Hip-hop's original Internet darlings ring in the new decade with a final, bittersweet farewell.
After Little Brother tried and failed to reconnect with fans sans 9th Wonder on 2007's Getback, things looked bleak for the former trio. After all, Phonte had successfully pulled off the could-have-been-a-gimmick Foreign Exchange with Frenchman Nicolay, and Big Pooh seemed accepting of his Phife Dawg status, taking on more and more guest roles as time went on and performing well on all of them.
But fans felt that something was left to be said by the group, and, around the time of Baatin's passing last summer, rumors began to swirl about a possible reunion. Phonte was fresh off a Grammy win for his sophomore Foreign Exchange LP (surprisingly, a completely R&B/soul album rather than hip-hop) and 9th was busy a-Twittering about reunions and appreciating what you have while you have it. Things could not have come together better for the group, but alas, it was eventually not to be. Drama ensued, all of which can be followed on Phonte's and 9th's Twitter and YouTube accounts rather than rehashed here. But suffice to say LeftBack ended up much like Getback: a refreshing new dose of Little Bro love, but equally roughshod and disappointing.
The album starts off strong with what should have been a closer, "Curtain Call". Not only is it one of the few tracks where Pooh outshines Tay ("Guess they weren't ready for the real on the reel"), it's backed by an incredible beat that's two parts King Geedorah, one part 9th Wonder, courtesy of Khrysis. The meat of Justus League's production output and premier 9th Wonder understudy, Khrysis carries the majority of LeftBack and supplies his usual energetic version of 9th's signature Fruity Loops concoctions. There are also great offerings from former Slum Village/Black Milk associate Young RJ ("What We Are"), like a go-go beat topped with some generic love raps from the group and Zo!. The dope re-arrangement on "Two Step Blues" forgives the fact the song also appeared on Getback, while another rehash comes the track before. Symbolyc One of Strange Fruit Project quickly became somewhat famous for his work on Kanye's new single "Power", but he and his partner Caleb provide a new take on "After the Party" that isn't as refreshing, even if it certainly fits the feel of LeftBack.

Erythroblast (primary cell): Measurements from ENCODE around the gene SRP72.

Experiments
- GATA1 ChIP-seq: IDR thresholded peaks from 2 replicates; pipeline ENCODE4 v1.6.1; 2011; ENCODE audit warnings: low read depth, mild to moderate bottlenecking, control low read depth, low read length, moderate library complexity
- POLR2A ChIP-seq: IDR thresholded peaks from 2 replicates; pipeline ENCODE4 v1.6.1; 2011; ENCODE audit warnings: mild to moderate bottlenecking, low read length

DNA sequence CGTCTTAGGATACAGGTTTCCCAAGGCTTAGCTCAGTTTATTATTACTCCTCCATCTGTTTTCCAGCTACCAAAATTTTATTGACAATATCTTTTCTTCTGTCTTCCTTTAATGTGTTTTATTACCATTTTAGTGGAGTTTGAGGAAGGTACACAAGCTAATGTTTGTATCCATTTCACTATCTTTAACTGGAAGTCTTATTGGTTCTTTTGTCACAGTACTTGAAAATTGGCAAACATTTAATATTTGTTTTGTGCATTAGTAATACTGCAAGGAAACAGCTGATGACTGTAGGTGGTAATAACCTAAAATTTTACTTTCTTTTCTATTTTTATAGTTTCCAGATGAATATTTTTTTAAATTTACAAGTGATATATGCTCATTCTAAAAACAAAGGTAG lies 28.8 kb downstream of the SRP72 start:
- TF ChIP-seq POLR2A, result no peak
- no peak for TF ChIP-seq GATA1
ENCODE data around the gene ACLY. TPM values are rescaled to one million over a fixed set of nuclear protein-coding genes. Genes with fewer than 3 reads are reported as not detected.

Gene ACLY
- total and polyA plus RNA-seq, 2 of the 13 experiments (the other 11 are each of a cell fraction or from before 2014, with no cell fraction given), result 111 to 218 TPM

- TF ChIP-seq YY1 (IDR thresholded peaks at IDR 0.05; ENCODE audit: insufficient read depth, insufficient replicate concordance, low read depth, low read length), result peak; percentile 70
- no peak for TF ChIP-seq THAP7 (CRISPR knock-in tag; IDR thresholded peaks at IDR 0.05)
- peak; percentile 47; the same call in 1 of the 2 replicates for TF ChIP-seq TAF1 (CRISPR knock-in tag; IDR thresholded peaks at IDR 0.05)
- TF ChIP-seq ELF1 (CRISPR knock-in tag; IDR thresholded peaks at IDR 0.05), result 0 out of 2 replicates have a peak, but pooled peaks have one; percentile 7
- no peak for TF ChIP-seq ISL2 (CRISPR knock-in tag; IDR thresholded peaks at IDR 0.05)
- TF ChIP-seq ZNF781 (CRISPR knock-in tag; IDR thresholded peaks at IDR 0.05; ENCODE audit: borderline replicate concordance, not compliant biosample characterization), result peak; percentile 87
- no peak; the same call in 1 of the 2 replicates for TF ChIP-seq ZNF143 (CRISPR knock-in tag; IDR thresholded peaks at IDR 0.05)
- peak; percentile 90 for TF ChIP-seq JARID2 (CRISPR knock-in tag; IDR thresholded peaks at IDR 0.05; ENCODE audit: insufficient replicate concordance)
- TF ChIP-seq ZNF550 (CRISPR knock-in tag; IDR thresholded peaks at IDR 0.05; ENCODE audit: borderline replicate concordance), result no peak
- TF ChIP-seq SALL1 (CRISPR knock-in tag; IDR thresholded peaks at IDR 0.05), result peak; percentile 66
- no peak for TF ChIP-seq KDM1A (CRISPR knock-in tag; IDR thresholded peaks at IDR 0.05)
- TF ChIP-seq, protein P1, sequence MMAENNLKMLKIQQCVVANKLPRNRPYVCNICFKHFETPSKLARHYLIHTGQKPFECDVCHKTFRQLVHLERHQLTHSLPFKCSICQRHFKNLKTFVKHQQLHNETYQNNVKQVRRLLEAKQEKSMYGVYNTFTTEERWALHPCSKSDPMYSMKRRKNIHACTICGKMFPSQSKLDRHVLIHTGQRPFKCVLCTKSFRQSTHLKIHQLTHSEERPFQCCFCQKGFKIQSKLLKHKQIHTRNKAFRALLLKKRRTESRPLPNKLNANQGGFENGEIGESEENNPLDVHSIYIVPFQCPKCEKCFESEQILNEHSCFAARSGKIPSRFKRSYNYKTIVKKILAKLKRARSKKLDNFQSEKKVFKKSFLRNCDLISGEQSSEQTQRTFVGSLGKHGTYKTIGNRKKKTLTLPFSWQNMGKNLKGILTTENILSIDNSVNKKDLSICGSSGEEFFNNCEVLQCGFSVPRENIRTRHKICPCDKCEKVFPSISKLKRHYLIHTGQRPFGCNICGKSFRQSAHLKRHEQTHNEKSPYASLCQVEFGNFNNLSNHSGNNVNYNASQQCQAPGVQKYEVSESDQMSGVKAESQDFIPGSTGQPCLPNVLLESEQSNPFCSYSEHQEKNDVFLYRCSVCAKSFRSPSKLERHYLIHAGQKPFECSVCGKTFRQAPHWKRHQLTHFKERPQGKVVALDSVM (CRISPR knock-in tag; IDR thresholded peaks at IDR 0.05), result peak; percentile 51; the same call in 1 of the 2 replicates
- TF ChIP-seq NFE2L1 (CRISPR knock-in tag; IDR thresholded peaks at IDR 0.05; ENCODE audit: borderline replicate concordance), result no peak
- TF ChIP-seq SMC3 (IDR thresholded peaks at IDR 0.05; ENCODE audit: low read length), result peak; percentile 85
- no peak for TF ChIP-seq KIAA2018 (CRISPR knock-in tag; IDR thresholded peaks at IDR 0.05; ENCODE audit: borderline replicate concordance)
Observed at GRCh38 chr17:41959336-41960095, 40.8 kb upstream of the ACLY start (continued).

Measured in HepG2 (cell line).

Given the couple of remix tracks, a somewhat awkward sequencing that sees all the neo-soul, typical Justus League songs appearing in the middle of the disc, and the two rappers' obvious eagerness to get back to their solo tasks, the majority of LeftBack is actually a bit of a triumph. Getback never struck me like their previous releases had. Suddenly, Little Brother felt like any other rap group (say, Tanya Morgan) and lost the cohesive luster applied to releases like The Listening, The Minstrel Show, and The Chitlin Circuit series. The duo don't revive that aura here, but they do stride along the path of countless other aimless groups carefully and with a well-measured amount of grace. They do well to rest on their producers' shoulders, allowing the aforementioned Zo!, Khrysis, and cameos from Detroit (RJ and Mr. Porter) to carry the load. When the verses become notable, it's usually for good reason, as on "Tigallo for Dolo" (a solo Phonte joint), which does an excellent job explaining, through rapping, why Phonte will no longer rap much at all.
LeftBack is certainly an album with its problems, as any release with such a tumultuous history should expect to be, but it's also a healthy listen. Come for Little Brother's final farewell, stick around for the backdrops.